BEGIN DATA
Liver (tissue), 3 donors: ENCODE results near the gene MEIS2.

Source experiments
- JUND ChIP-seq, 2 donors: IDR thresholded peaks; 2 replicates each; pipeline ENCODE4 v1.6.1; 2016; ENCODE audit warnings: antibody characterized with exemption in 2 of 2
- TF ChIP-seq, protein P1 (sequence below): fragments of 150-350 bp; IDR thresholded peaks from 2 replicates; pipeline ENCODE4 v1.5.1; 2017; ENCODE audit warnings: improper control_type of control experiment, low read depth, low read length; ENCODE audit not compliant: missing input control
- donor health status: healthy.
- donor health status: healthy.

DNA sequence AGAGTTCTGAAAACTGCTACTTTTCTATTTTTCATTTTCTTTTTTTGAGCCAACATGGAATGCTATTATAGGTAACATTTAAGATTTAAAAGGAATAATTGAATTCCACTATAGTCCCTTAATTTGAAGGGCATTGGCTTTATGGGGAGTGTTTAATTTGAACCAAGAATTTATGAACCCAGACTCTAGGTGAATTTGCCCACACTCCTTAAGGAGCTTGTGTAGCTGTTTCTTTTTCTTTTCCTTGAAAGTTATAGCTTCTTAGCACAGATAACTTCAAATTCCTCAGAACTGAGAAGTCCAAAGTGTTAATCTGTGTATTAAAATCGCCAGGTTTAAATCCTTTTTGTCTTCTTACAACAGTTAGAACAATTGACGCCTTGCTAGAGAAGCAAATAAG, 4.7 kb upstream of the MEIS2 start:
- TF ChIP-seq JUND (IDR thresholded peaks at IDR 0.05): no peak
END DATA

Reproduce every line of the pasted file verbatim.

Liver (tissue), 3 donors: ENCODE results near the gene MEIS2.

Source experiments
- JUND ChIP-seq, 2 donors: IDR thresholded peaks; 2 replicates each; pipeline ENCODE4 v1.6.1; 2016; ENCODE audit warnings: antibody characterized with exemption in 2 of 2
- TF ChIP-seq, protein P1 (sequence below): fragments of 150-350 bp; IDR thresholded peaks from 2 replicates; pipeline ENCODE4 v1.5.1; 2017; ENCODE audit warnings: improper control_type of control experiment, low read depth, low read length; ENCODE audit not compliant: missing input control
- donor health status: healthy.
- donor health status: healthy.

DNA sequence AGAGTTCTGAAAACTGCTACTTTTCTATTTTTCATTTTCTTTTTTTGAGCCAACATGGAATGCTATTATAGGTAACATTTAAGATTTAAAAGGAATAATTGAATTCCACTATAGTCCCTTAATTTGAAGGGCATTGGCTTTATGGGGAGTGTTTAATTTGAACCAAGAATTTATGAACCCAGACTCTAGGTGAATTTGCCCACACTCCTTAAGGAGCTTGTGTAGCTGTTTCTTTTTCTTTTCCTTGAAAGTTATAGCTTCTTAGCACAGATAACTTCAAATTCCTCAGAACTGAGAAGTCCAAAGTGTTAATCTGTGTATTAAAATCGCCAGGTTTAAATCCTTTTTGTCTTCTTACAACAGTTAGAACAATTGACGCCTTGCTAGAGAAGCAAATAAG, 4.7 kb upstream of the MEIS2 start:
- TF ChIP-seq JUND (IDR thresholded peaks at IDR 0.05): no peak